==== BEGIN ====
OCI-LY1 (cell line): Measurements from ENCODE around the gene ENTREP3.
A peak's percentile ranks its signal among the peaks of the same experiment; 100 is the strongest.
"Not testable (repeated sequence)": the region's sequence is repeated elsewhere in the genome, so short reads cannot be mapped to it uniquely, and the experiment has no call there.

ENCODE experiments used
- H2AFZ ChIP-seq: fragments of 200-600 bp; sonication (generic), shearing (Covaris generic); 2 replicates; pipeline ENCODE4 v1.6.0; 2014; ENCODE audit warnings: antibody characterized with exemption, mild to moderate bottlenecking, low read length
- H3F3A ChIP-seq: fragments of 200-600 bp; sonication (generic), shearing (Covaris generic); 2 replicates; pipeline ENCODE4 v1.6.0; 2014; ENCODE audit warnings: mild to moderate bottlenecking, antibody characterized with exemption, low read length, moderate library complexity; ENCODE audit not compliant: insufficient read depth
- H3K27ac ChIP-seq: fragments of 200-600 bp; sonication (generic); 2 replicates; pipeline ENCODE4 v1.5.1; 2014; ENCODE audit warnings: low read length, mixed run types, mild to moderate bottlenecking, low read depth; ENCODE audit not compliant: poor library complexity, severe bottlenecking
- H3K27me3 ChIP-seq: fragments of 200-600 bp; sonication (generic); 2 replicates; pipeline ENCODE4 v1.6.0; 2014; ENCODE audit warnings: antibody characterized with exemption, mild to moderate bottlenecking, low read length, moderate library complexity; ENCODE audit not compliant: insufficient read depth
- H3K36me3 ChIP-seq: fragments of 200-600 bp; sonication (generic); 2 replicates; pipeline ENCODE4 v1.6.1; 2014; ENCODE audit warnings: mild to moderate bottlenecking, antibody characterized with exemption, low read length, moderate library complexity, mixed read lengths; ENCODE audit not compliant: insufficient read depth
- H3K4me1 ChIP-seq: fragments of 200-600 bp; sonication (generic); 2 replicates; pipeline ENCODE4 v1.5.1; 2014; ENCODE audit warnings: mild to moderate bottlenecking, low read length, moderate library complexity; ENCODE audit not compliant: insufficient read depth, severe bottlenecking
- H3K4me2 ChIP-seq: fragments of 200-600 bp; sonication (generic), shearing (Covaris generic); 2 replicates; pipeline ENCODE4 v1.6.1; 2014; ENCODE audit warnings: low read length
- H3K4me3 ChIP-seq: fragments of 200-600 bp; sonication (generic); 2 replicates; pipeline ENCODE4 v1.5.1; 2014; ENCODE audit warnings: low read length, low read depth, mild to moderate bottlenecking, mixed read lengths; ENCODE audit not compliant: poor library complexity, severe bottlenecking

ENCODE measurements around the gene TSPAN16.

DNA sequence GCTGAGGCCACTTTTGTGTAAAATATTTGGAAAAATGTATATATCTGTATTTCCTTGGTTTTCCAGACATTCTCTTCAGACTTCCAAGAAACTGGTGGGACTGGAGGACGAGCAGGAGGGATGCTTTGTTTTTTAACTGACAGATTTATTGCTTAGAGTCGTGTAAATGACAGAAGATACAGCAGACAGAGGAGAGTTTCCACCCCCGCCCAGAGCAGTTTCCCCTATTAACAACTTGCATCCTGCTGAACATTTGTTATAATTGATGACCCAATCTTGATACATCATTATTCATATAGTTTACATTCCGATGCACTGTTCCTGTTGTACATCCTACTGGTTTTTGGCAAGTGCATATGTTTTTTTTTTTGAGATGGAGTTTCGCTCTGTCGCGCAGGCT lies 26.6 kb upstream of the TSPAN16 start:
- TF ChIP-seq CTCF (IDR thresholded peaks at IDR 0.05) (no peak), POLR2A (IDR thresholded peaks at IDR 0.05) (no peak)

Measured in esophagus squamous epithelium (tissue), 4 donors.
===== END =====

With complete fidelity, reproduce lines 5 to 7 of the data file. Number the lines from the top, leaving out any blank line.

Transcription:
- H2AFZ ChIP-seq: fragments of 200-600 bp; sonication (generic), shearing (Covaris generic); 2 replicates; pipeline ENCODE4 v1.6.0; 2014; ENCODE audit warnings: antibody characterized with exemption, mild to moderate bottlenecking, low read length
- H3F3A ChIP-seq: fragments of 200-600 bp; sonication (generic), shearing (Covaris generic); 2 replicates; pipeline ENCODE4 v1.6.0; 2014; ENCODE audit warnings: mild to moderate bottlenecking, antibody characterized with exemption, low read length, moderate library complexity; ENCODE audit not compliant: insufficient read depth
- H3K27ac ChIP-seq: fragments of 200-600 bp; sonication (generic); 2 replicates; pipeline ENCODE4 v1.5.1; 2014; ENCODE audit warnings: low read length, mixed run types, mild to moderate bottlenecking, low read depth; ENCODE audit not compliant: poor library complexity, severe bottlenecking